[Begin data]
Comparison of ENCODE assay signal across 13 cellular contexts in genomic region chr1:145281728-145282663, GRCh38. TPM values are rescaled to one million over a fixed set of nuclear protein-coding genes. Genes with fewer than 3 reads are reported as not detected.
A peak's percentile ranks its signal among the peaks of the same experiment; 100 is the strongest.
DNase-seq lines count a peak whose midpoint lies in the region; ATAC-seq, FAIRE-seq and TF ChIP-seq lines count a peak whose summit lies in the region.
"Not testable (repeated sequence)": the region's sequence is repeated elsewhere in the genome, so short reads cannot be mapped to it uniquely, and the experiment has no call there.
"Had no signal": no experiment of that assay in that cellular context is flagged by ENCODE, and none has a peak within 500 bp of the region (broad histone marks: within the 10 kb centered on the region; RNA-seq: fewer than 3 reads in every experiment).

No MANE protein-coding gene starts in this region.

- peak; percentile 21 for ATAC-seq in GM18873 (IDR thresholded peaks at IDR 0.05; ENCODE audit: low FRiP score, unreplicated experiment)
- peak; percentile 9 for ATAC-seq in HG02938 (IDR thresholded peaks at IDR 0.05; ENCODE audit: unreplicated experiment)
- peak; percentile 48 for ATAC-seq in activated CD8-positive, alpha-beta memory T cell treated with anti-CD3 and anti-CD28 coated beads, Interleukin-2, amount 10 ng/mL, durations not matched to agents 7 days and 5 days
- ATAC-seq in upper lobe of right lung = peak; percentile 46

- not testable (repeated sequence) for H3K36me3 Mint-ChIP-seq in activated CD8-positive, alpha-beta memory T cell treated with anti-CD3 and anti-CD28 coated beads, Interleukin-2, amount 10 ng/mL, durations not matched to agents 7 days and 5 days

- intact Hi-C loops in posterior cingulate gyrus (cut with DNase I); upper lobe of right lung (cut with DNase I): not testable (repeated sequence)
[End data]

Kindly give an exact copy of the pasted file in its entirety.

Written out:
Comparison of ENCODE assay signal across 13 cellular contexts in genomic region chr1:145281728-145282663, GRCh38. TPM values are rescaled to one million over a fixed set of nuclear protein-coding genes. Genes with fewer than 3 reads are reported as not detected.
A peak's percentile ranks its signal among the peaks of the same experiment; 100 is the strongest.
DNase-seq lines count a peak whose midpoint lies in the region; ATAC-seq, FAIRE-seq and TF ChIP-seq lines count a peak whose summit lies in the region.
"Not testable (repeated sequence)": the region's sequence is repeated elsewhere in the genome, so short reads cannot be mapped to it uniquely, and the experiment has no call there.
"Had no signal": no experiment of that assay in that cellular context is flagged by ENCODE, and none has a peak within 500 bp of the region (broad histone marks: within the 10 kb centered on the region; RNA-seq: fewer than 3 reads in every experiment).

No MANE protein-coding gene starts in this region.

- peak; percentile 21 for ATAC-seq in GM18873 (IDR thresholded peaks at IDR 0.05; ENCODE audit: low FRiP score, unreplicated experiment)
- peak; percentile 9 for ATAC-seq in HG02938 (IDR thresholded peaks at IDR 0.05; ENCODE audit: unreplicated experiment)
- peak; percentile 48 for ATAC-seq in activated CD8-positive, alpha-beta memory T cell treated with anti-CD3 and anti-CD28 coated beads, Interleukin-2, amount 10 ng/mL, durations not matched to agents 7 days and 5 days
- ATAC-seq in upper lobe of right lung = peak; percentile 46

- not testable (repeated sequence) for H3K36me3 Mint-ChIP-seq in activated CD8-positive, alpha-beta memory T cell treated with anti-CD3 and anti-CD28 coated beads, Interleukin-2, amount 10 ng/mL, durations not matched to agents 7 days and 5 days

- intact Hi-C loops in posterior cingulate gyrus (cut with DNase I); upper lobe of right lung (cut with DNase I): not testable (repeated sequence)